Staying in the moment

About seven years ago I was recovering from a second episode of what was later diagnosed as Relapsing Remitting Multiple Sclerosis. I had become so unwell and weak that I had limited mobility and would tire after five minutes on my feet. It felt as though I had been run over by a bus. It had even become a struggle to get across the street to collect my son from the nearby primary school and I couldn’t imagine ever riding a bike again. Before this point I took it for granted that my strong legs could take me anywhere. I felt invincible and was even jogging before I got ill. It took me a long time to regain strength and confidence after this. When I did finally begin to build up my capacity and walk more I relished the moments and felt more thankful than ever. But MS has also been compared to an ‘unwelcome visitor’ who can come knocking and barge in at any time. While this can feel uneasy and provoke anxiety, I’ve also thought that the last thing I would want to do is stop myself from getting out there, smelling the flowers in bloom, breathing fresh air and feeling the wind on my face. It’s the pleasures of being in the moment of ‘the walk’ (countryside or other) that I’ve embraced. It helps take me out of the space of worry about the past or the future.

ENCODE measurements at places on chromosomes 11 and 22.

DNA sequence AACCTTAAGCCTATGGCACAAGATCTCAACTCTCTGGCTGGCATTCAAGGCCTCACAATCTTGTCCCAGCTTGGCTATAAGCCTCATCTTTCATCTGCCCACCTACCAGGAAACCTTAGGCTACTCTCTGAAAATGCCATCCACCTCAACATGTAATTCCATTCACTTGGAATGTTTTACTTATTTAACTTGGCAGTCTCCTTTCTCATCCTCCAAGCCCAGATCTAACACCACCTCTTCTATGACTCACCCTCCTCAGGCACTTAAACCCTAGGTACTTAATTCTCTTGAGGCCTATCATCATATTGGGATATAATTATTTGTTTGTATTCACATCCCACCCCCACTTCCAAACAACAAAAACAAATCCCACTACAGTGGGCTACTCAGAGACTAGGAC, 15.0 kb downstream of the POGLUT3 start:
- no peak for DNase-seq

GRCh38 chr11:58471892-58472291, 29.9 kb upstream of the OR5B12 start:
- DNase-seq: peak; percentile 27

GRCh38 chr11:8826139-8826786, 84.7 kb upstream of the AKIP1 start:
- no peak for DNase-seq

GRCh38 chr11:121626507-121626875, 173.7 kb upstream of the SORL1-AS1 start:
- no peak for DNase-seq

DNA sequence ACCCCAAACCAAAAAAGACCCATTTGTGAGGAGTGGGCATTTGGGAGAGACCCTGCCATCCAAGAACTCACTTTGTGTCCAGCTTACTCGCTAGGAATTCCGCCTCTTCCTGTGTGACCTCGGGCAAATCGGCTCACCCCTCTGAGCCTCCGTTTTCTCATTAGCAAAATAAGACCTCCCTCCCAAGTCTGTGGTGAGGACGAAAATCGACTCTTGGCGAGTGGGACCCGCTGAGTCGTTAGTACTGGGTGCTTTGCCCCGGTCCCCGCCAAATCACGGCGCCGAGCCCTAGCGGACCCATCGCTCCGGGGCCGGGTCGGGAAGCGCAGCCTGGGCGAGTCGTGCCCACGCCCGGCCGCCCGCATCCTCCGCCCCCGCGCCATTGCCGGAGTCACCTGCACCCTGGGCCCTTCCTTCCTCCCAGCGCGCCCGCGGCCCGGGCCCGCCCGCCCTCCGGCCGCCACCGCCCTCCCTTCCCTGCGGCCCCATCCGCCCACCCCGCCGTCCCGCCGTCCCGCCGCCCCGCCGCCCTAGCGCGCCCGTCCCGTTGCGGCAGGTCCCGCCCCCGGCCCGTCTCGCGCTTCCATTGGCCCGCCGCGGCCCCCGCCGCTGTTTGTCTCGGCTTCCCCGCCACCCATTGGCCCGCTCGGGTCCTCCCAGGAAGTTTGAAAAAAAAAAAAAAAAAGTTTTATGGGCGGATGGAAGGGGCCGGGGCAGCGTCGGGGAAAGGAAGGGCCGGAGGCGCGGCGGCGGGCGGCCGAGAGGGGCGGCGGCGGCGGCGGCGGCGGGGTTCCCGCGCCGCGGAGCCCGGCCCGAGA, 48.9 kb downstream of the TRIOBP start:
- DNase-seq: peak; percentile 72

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One comment on “Staying in the moment

  1. Shawn Sobers

    Thank you for this heartfelt blog post. You are so right that the power of walking cannot be underestimated, especially during and after an illness. Something we do everyday as seldom think about, is deep with therapeutic and holistically healing qualities. Growing up we think that learning to drive is a first sign of independence. It is so long since we learnt to walk that we have forgotten that is indeed are first steps and independence. During and after an illness, this confidence, and those steps, sometimes have to be revisited to gain mobility and a sense of what it is to be an individual. We wish you all good health, keep on smelling those flowers! ;-)

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